4. says

    All true…but designers also look for clients who are respectful and easy to work with. It sure makes the projects fun to work on when you work with great clients

  5. says

    Clients also look for designers who know how to communicate. This means replying to emails and phone calls in a timely manner, keeping them posted on the progress of their project, and asking questions when you aren’t sure what they want. Do those things, and they’ll recommend you to others, and come back to you again and again.

  6. Amelia Riera Chiong says

    Good tips, and that’s true! Some times technology and deadlines could limit you from sketching, but it’s something I can’t help to start a project and feel that a connection with a pencil in your hand and your brain make ideas to flow from one to another. My bosses always like my sketches rather than what some artist interpreted. I ended doing not only my body designs but my art too.
    *I’m a fashion designer for Children’s Wear Industry and I was let go recently due to a cut in Design Dept after more than 20 years.

  7. says

    I totally agree with what’s been said. I remember when I was looking for a job and have this doubt inside me that tells me I’m never gonna get this job because I still have no experience. I tried my luck and thankfully I was hired. Clients are willing to help out if they see your potential in what you are doing and have the discipline on your work ethics.

  8. says

    Good advice overall, with one exception. As a freelancer for over 30 years, I was not pleased to hear experienced designers indirectly characterized as “set in their ways and stubborn.” Excuse me? Do you think you can stay in the game this long and get away with that kind of attitude? I have found it far more likely that an inexperienced creative will tend to be dogmatic about the “best” design solution, due to a lack of real-world experience. The remark also flies in the face of your Truth #2: Be Respectful. That needs to be practiced with colleagues as well as clients.

    • D. Schmidt says

      As a new-comer to the design world, I have to agree with you: there is no substitute for experience. In fact, I think the “stubborn” attitude to which the author refers, might in fact be that the experienced designer 1) knows that the client does not know the best way to express its message (and to the right audience, no less), and 2) actually knows enough about the industry to say that such-and-such is a repeating trend, probably from 30-40 years ago, or that aforementioned trend is out of date or misleading.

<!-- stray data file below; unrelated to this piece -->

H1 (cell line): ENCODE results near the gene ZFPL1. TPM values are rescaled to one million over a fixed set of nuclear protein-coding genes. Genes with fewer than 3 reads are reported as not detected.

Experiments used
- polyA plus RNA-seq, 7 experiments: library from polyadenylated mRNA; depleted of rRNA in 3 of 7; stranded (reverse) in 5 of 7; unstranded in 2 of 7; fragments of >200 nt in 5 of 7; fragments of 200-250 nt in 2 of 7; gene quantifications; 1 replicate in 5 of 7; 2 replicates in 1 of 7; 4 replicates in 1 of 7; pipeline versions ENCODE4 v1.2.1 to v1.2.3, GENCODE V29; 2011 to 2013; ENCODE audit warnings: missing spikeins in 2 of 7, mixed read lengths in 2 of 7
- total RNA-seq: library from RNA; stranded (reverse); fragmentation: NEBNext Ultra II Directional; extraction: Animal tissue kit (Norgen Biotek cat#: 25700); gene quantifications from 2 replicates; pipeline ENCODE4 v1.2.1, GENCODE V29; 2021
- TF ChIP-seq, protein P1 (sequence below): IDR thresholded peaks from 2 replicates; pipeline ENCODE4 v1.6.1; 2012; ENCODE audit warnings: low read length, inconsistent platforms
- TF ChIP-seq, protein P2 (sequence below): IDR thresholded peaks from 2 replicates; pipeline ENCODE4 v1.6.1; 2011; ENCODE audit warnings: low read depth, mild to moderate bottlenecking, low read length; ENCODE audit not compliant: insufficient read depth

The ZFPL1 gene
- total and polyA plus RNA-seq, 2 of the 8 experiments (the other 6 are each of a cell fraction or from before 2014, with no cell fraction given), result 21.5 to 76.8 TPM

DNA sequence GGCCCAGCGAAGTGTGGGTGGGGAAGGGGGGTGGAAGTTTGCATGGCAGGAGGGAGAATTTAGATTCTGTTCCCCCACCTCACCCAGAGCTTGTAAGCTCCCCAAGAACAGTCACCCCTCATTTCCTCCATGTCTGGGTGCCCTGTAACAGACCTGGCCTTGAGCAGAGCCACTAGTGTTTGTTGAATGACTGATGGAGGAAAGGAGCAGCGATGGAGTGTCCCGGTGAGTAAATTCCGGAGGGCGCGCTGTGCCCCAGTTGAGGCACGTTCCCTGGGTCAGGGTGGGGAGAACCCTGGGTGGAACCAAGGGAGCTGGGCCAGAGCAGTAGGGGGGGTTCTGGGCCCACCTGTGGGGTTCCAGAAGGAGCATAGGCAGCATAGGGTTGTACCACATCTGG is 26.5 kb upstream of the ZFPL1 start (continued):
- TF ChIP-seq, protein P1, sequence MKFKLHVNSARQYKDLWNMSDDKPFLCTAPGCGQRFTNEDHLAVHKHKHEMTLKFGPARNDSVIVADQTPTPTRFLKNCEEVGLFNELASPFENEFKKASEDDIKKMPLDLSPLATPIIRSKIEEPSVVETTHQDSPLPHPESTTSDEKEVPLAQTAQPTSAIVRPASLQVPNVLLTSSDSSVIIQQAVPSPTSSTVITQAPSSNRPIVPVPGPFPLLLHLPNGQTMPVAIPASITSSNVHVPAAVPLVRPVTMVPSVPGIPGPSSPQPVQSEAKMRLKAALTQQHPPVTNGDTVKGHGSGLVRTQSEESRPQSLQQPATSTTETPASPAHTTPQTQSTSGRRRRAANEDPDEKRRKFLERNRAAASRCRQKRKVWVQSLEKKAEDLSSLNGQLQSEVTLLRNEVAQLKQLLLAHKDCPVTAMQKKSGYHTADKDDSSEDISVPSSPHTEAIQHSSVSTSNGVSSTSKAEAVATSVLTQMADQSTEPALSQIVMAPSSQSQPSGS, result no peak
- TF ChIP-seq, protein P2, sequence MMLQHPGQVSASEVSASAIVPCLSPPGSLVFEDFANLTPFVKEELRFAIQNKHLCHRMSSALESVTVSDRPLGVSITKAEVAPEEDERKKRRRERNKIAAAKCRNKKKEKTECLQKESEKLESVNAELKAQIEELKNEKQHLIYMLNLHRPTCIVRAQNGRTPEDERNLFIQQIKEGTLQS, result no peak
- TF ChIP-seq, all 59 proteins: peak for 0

All in all, I think this article offered some important knowledge about entering the field of graphic design. Nevertheless, experienced designers not only blaze (or harden) trails, but new designers like myself can learn from you and others. After all, experienced designers have not only moved design through the ages, but also provided a challenge for new (and motivated) designers to push the envelope of creative solutions.

  9. says

    Hey Preston, it’s good article! I had a situation which may confirm your words. I’m quite new in the industry Polish designer based in Preston, UK, but I had a job to do for company based in Poland only because the owner of the company looked a designer abroad. He didn’t want to employ someone from Poland, and was very surprised when he found my website, that there was Polish guy working in UK, and he gave me the job. Job’s done, client happy. That’s it :)
    cheers

  10. says

    You have a really good list.

    On my case, I am a new designer as well but that its a huge plus for me. I live in a expensive and competitive city. There are lots of well stablished designers out there..Bottom line, I am a freelancer and I can offer my clients some great pearks that some large firms can’t such as free parking (I live 5 minutes away from downtown)

    I know that is not a huge thing, but most of my client love it. Of course I am also following the basic rules mentioned above..

    If I would add one more to the list would be the fact that they can skip the “middle man’s cost” a huge savings of up to 30% in some cases..

    Take care,

    DJ Perez

  11. says

    The one thing that upset me about hiring a graphic artist for my book cover was the lack of “upfrontness” with what needed to be done, i.e. they asked for “everything you’ve got” regarding my book. I had not clue as to what I needed to have in order to give to them.

    I was writing my book at the time and I was so upset with their handling of this that I wrote four pages in my book on how to handle it: create a document to give to them that outlines how you will work with them and your “boundaries.”

    I fired them soon after I wrote my piece.

    Here’s to gaining and keeping new clients going forward.

    Kevin